Why Do Guns Make So Much Noise?

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The loud bang of a gunshot is caused by the release of pressure that occurs after the bullet leaves the barrel.

If you’re into action movies, then you’ve almost certainly lost count of how many times you’ve seen raging firefights between the “good guys” and “bad guys”. These fights may be based in different context, characters, and realities, but there’s one thing that is common to each and every firefight that you’ve ever seen in movies and televisions: the sounds of those guns firing.

We’ve gotten so used to it that we barely realize it’s there, but outside the fictional context of movies, have you ever wondered what actually causes the loud bang of a gunshot?

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Gunshot Science

Who doesn’t know what a gunshot is? Loosely defined, a gunshot is basically a discharge of any firearm, such as a revolver, pistol, rifle or other such weapons. The gunshot is accompanied by a mechanical sound and leaves a chemical residue in its wake.

The process goes something like this: you pull the trigger, the bullet leaves the muzzle, there is a loud noise and you experience a forceful jerk in the ‘firing’ hand (recoil). Also, you can add a spinning cartridge flying out of the gun for dramatic effect.

Now, where does the loud bang come from in all of this?

Also Read: Can A Dropped Gun Go Off?

The Physics Of A Gunshot

A typical bullet consists of three main parts: the primer (launches the bullet), propellant (accelerates the bullet through the barrel) and ‘bullet’ (the part that hits the target).Powder propellant

The moment you pull the trigger, a spring mechanism causes a metal firing pin to hit the back end of the bullet, which in turn ignites the small explosive charge in the primer. This ignites the propellant (this is the part that gives such high velocities to the bullet) and the chemicals in the propellant burn, rapidly producing a lot of gas. This gas drastically increases the pressure behind the bullet, causing the bullet to leave the barrel at an incredibly high speed to hit the target.

So, where does the ‘noise part’ occur? Well, as mentioned earlier, a bullet is powered by a tremendous amount of pressure at its back, which propels it forward. Therefore, after the bullet exits the barrel, the pressure of the explosion (that occurred in the back) is suddenly released. This is the reason there’s such a loud BANG when you fire.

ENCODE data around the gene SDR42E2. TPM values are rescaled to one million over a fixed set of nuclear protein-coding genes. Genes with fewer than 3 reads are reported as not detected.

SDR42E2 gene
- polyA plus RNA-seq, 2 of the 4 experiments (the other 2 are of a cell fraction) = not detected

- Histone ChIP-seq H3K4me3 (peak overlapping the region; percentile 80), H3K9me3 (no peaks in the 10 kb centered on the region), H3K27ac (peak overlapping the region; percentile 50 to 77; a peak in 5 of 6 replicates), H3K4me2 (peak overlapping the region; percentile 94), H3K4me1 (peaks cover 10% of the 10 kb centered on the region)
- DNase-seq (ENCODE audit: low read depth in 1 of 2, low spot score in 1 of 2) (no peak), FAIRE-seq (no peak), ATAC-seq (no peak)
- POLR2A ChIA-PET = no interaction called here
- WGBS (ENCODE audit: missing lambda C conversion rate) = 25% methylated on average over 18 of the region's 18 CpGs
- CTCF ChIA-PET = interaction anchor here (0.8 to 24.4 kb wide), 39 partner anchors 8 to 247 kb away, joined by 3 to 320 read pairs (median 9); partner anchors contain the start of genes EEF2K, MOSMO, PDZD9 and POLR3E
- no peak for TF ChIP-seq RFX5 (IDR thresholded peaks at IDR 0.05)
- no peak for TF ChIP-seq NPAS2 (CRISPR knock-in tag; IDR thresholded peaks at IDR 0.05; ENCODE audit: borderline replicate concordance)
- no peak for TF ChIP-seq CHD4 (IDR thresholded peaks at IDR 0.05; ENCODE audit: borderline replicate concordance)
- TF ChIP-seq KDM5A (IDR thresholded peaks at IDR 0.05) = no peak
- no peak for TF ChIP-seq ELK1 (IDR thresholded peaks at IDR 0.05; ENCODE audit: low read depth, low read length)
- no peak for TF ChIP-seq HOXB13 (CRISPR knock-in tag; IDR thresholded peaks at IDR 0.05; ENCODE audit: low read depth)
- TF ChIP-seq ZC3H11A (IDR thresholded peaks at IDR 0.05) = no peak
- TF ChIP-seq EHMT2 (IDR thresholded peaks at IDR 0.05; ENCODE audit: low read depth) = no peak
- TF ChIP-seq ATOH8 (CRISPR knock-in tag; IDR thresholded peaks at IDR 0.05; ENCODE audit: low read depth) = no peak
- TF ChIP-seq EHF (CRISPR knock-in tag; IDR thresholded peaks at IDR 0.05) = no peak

A champagne bottle also produces a popping sound when it’s uncorked. The principal of uncorking a champagne bottle is actually quite similar to firing of a bullet, although we’re talking about a lot less pressure and speed in the case of a bottle of bubbly.

Also Read: What Would Happen If You Shot A Bullet In Space?

The ‘Crack’ Of A Bullet

Credits:Tatiana Shepeleva/Shutterstock

The BANG of gunfire is not the only sound associated with firing a bullet; there’s also an audible crack when the bullet passes by someone. This ‘crack’ is heard because some bullets travel at speeds that are greater than the speed of sound itself. These fast-moving projectiles create shockwaves as they zip through the air, which produce a distinct crack. In fact, a zipping bullet is a miniature instance of a sonic boom. For more on sonic booms, check out Why Do You Hear a ‘Boom’ When an Aircraft Speeds by Overhead?

So, there you have it! The bang of a revolver is not some fantastical thing that popular culture has ingrained in our minds to make movies seem more exciting; instead, it is a very real thing with a clear scientific basis…. who knew?

Also Read: What Are Shock Waves And How Are They Created?

References (click to expand)
  1. Physics Behind Guns. The University of Alaska Fairbanks
  2. How a Bullet Works | MythBusters | Discovery - www.discovery.com:80
  3. How do bullets work? - Explain that Stuff. explainthatstuff.com
About the Author

Ashish is a Science graduate (Bachelor of Science) from Punjabi University (India). He spearheads the content and editorial wing of ScienceABC and manages its official Youtube channel. He’s a Harry Potter fan and tries, in vain, to use spells and charms (Accio! [insert object name]) in real life to get things done. He totally gets why JRR Tolkien would create, from scratch, a language spoken by elves, and tries to bring the same passion in everything he does. A big admirer of Richard Feynman and Nikola Tesla, he obsesses over how thoroughly science dictates every aspect of life… in this universe, at least.

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